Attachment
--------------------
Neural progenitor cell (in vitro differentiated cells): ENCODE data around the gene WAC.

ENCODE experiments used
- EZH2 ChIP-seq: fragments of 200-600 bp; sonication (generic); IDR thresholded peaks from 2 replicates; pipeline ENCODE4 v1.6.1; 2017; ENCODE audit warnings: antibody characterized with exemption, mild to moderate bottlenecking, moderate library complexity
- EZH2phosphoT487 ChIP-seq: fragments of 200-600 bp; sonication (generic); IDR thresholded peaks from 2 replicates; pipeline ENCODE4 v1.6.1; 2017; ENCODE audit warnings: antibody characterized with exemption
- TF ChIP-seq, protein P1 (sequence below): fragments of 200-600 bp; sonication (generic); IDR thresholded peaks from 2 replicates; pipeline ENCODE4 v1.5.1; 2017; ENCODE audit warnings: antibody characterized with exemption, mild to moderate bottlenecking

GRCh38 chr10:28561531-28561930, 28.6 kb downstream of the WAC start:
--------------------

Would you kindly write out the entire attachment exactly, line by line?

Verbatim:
Neural progenitor cell (in vitro differentiated cells): ENCODE data around the gene WAC.

ENCODE experiments used
- EZH2 ChIP-seq: fragments of 200-600 bp; sonication (generic); IDR thresholded peaks from 2 replicates; pipeline ENCODE4 v1.6.1; 2017; ENCODE audit warnings: antibody characterized with exemption, mild to moderate bottlenecking, moderate library complexity
- EZH2phosphoT487 ChIP-seq: fragments of 200-600 bp; sonication (generic); IDR thresholded peaks from 2 replicates; pipeline ENCODE4 v1.6.1; 2017; ENCODE audit warnings: antibody characterized with exemption
- TF ChIP-seq, protein P1 (sequence below): fragments of 200-600 bp; sonication (generic); IDR thresholded peaks from 2 replicates; pipeline ENCODE4 v1.5.1; 2017; ENCODE audit warnings: antibody characterized with exemption, mild to moderate bottlenecking

GRCh38 chr10:28561531-28561930, 28.6 kb downstream of the WAC start: